A metal mask makes the ideal finishing touch to a knight or suit of armour costume and can provide a scarier alternative to an open- faced helmet at a Halloween party. Fans of Leonardo DiCaprio might also want to use the mask as a homage to his role in the 1998 film, The Man in the Iron Mask, in which he played a prisoner who is forced to hide his identity behind an iron mask. The film is based upon the novel by Alexandre Dumas, which was in turn based upon a real life prisoner in the French Bastille prison at the end of the 17th century.
- Skill level:
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Things you need
- Stiff cardboard
- Measuring tape
- Silver metallic pen
- Burnished metallic spray paint
- White spray primer
- Wire cutters
Measure the circumference of your head at forehead level. Add an inch to this measurement, and cut a strip of cardboard to this length. The strip should be approximately 1.5 inches wide. Measure the distance from the top of your ear, over the top of your head to the top of your other ear. Cut a similar strip to this length, then cut another strip the length of the distance from your forehead to the back of your head.
Staple the second two strips together in a cross pattern. Then staple both ends of the first strip together in a ring. Staple the four ends of the cross shape to the inside of the ring; this makes a helmet shaped hat on which you can build your mask.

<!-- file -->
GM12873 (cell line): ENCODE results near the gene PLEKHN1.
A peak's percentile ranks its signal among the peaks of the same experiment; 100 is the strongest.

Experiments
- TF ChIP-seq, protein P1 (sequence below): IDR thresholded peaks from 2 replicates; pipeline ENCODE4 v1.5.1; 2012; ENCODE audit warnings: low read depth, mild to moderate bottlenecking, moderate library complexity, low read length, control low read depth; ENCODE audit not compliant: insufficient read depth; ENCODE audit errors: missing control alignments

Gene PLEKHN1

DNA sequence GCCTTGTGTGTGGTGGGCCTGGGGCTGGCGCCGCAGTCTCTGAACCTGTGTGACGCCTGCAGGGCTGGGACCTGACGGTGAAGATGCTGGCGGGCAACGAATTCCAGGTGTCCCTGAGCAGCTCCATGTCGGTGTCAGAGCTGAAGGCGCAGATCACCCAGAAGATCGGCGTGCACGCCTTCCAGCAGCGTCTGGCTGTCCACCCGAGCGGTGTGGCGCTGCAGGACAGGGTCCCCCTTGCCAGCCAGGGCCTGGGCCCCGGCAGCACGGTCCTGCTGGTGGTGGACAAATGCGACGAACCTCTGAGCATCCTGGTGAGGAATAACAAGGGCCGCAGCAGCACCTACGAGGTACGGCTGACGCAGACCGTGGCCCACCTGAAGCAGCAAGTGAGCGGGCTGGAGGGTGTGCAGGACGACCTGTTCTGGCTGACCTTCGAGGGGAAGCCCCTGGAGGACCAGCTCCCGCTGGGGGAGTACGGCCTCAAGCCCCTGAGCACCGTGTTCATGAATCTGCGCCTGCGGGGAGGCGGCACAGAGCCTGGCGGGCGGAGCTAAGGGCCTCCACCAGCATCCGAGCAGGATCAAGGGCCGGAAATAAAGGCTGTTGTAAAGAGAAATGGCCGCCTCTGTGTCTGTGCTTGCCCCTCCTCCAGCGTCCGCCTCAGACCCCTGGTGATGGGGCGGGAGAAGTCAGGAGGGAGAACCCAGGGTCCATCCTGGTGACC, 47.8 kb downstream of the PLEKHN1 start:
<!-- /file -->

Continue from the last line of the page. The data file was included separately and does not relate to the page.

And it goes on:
Draw a large oval shape on the stiff cardboard, roughly the size you want the mask to be from top to bottom. Use this oval as a guide for all the features of the mask. Begin by marking where your eyes will go on the mask, then mark where your mouth will go. Draw a line where your top lip will be on the mask, then cut from the bottom edge to this line, removing the whole section in between. This leaves two long prongs either side of the mouth. Cut out the eyeholes also.
Position the mask against the helmet so that the ring of the helmet is just above eyelevel. Ensure that it is in a position where you can see out the eyeholes and the mouth line is in line with your upper lip, and glue the mask onto the ring of the helmet.
Use the wire cutters to cut the heads of pins. Glue these pinheads onto the mask in places were nuts and bolts would be visible. This gives the mask a textured and three dimensional effect.
Spray the whole thing with white primer base coat and leave to dry. Then, spray the thing again with a burnished metallic silver paint. When this has dried, take a medium-sized brush and dip it into some black paint. Wipe the brush with a piece of tissue and then brush the remnants of the paint onto the mask. Repeat this technique -- known as drybrushing -- for the whole mask. This will create an aged affect on the metal paint, making it look more realistic.
Use a silver pen, a slightly different shade to the silver of the mask, to pick out faultlines and cracks in the metal of the mask. This gives the mask and authentic touch.
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